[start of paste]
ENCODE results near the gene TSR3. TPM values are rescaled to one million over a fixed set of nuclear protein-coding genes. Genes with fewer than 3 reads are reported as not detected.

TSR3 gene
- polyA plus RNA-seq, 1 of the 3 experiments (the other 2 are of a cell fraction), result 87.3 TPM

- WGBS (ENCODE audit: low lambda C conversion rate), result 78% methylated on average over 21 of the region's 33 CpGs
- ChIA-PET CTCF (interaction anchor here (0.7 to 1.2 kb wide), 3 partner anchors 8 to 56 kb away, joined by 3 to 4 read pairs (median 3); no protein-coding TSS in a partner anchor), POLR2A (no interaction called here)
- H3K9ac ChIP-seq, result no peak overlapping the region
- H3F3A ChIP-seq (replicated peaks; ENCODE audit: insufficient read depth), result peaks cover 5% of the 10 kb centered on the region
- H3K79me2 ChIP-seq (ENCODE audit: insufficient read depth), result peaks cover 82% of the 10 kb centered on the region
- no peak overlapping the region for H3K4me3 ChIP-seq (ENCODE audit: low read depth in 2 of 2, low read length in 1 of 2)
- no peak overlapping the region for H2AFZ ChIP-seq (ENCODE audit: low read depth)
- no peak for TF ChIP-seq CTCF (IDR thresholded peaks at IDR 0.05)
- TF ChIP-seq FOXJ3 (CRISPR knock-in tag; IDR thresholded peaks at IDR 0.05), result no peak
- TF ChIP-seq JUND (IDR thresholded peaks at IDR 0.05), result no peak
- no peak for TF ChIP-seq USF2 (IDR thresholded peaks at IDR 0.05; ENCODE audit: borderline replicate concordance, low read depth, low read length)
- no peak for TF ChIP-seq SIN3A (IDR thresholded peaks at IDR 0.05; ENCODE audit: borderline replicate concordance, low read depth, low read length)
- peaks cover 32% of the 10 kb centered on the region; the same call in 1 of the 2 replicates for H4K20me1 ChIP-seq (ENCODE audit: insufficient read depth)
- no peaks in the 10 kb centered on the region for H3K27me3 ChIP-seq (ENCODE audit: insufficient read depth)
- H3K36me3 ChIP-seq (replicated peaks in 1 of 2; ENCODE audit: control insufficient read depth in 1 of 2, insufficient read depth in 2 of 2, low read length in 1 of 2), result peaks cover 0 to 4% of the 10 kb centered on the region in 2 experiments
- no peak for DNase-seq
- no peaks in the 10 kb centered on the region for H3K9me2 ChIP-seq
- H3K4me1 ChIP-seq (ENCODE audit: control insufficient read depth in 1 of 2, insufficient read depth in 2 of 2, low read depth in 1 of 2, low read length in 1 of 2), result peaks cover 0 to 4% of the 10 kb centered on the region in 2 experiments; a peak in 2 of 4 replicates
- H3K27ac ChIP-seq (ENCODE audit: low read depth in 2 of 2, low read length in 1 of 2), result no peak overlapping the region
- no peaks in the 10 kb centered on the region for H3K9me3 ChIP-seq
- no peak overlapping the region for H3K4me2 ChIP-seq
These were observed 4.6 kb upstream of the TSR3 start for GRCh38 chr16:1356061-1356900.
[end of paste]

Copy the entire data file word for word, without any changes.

ENCODE results near the gene TSR3. TPM values are rescaled to one million over a fixed set of nuclear protein-coding genes. Genes with fewer than 3 reads are reported as not detected.

TSR3 gene
- polyA plus RNA-seq, 1 of the 3 experiments (the other 2 are of a cell fraction), result 87.3 TPM

- WGBS (ENCODE audit: low lambda C conversion rate), result 78% methylated on average over 21 of the region's 33 CpGs
- ChIA-PET CTCF (interaction anchor here (0.7 to 1.2 kb wide), 3 partner anchors 8 to 56 kb away, joined by 3 to 4 read pairs (median 3); no protein-coding TSS in a partner anchor), POLR2A (no interaction called here)
- H3K9ac ChIP-seq, result no peak overlapping the region
- H3F3A ChIP-seq (replicated peaks; ENCODE audit: insufficient read depth), result peaks cover 5% of the 10 kb centered on the region
- H3K79me2 ChIP-seq (ENCODE audit: insufficient read depth), result peaks cover 82% of the 10 kb centered on the region
- no peak overlapping the region for H3K4me3 ChIP-seq (ENCODE audit: low read depth in 2 of 2, low read length in 1 of 2)
- no peak overlapping the region for H2AFZ ChIP-seq (ENCODE audit: low read depth)
- no peak for TF ChIP-seq CTCF (IDR thresholded peaks at IDR 0.05)
- TF ChIP-seq FOXJ3 (CRISPR knock-in tag; IDR thresholded peaks at IDR 0.05), result no peak
- TF ChIP-seq JUND (IDR thresholded peaks at IDR 0.05), result no peak
- no peak for TF ChIP-seq USF2 (IDR thresholded peaks at IDR 0.05; ENCODE audit: borderline replicate concordance, low read depth, low read length)
- no peak for TF ChIP-seq SIN3A (IDR thresholded peaks at IDR 0.05; ENCODE audit: borderline replicate concordance, low read depth, low read length)
- peaks cover 32% of the 10 kb centered on the region; the same call in 1 of the 2 replicates for H4K20me1 ChIP-seq (ENCODE audit: insufficient read depth)
- no peaks in the 10 kb centered on the region for H3K27me3 ChIP-seq (ENCODE audit: insufficient read depth)
- H3K36me3 ChIP-seq (replicated peaks in 1 of 2; ENCODE audit: control insufficient read depth in 1 of 2, insufficient read depth in 2 of 2, low read length in 1 of 2), result peaks cover 0 to 4% of the 10 kb centered on the region in 2 experiments
- no peak for DNase-seq
- no peaks in the 10 kb centered on the region for H3K9me2 ChIP-seq
- H3K4me1 ChIP-seq (ENCODE audit: control insufficient read depth in 1 of 2, insufficient read depth in 2 of 2, low read depth in 1 of 2, low read length in 1 of 2), result peaks cover 0 to 4% of the 10 kb centered on the region in 2 experiments; a peak in 2 of 4 replicates
- H3K27ac ChIP-seq (ENCODE audit: low read depth in 2 of 2, low read length in 1 of 2), result no peak overlapping the region
- no peaks in the 10 kb centered on the region for H3K9me3 ChIP-seq
- no peak overlapping the region for H3K4me2 ChIP-seq
These were observed 4.6 kb upstream of the TSR3 start for GRCh38 chr16:1356061-1356900.